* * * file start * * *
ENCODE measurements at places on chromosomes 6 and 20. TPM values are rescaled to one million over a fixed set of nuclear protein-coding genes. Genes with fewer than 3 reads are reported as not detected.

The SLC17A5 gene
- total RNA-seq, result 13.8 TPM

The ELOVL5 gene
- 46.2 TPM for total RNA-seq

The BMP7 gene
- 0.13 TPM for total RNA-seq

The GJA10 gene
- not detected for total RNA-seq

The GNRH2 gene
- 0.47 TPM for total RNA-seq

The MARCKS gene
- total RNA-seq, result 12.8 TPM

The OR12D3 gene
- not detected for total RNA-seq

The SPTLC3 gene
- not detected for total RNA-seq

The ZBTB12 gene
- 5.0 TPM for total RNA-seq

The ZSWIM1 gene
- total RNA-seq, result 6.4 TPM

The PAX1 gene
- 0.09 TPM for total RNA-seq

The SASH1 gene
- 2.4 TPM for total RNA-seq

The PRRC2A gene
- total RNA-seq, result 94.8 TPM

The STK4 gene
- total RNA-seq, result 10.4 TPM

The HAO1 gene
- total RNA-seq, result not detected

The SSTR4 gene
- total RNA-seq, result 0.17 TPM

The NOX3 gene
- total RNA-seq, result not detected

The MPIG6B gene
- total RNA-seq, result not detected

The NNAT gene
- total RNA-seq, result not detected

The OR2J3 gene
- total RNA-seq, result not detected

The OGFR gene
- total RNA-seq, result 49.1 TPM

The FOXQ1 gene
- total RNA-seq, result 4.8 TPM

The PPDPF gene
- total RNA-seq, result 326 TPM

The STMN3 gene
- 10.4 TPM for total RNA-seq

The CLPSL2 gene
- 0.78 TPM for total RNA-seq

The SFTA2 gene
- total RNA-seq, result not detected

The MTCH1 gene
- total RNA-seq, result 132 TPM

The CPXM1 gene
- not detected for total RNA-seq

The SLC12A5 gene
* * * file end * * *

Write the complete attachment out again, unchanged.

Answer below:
ENCODE measurements at places on chromosomes 6 and 20. TPM values are rescaled to one million over a fixed set of nuclear protein-coding genes. Genes with fewer than 3 reads are reported as not detected.

The SLC17A5 gene
- total RNA-seq, result 13.8 TPM

The ELOVL5 gene
- 46.2 TPM for total RNA-seq

The BMP7 gene
- 0.13 TPM for total RNA-seq

The GJA10 gene
- not detected for total RNA-seq

The GNRH2 gene
- 0.47 TPM for total RNA-seq

The MARCKS gene
- total RNA-seq, result 12.8 TPM

The OR12D3 gene
- not detected for total RNA-seq

The SPTLC3 gene
- not detected for total RNA-seq

The ZBTB12 gene
- 5.0 TPM for total RNA-seq

The ZSWIM1 gene
- total RNA-seq, result 6.4 TPM

The PAX1 gene
- 0.09 TPM for total RNA-seq

The SASH1 gene
- 2.4 TPM for total RNA-seq

The PRRC2A gene
- total RNA-seq, result 94.8 TPM

The STK4 gene
- total RNA-seq, result 10.4 TPM

The HAO1 gene
- total RNA-seq, result not detected

The SSTR4 gene
- total RNA-seq, result 0.17 TPM

The NOX3 gene
- total RNA-seq, result not detected

The MPIG6B gene
- total RNA-seq, result not detected

The NNAT gene
- total RNA-seq, result not detected

The OR2J3 gene
- total RNA-seq, result not detected

The OGFR gene
- total RNA-seq, result 49.1 TPM

The FOXQ1 gene
- total RNA-seq, result 4.8 TPM

The PPDPF gene
- total RNA-seq, result 326 TPM

The STMN3 gene
- 10.4 TPM for total RNA-seq

The CLPSL2 gene
- 0.78 TPM for total RNA-seq

The SFTA2 gene
- total RNA-seq, result not detected

The MTCH1 gene
- total RNA-seq, result 132 TPM

The CPXM1 gene
- not detected for total RNA-seq

The SLC12A5 gene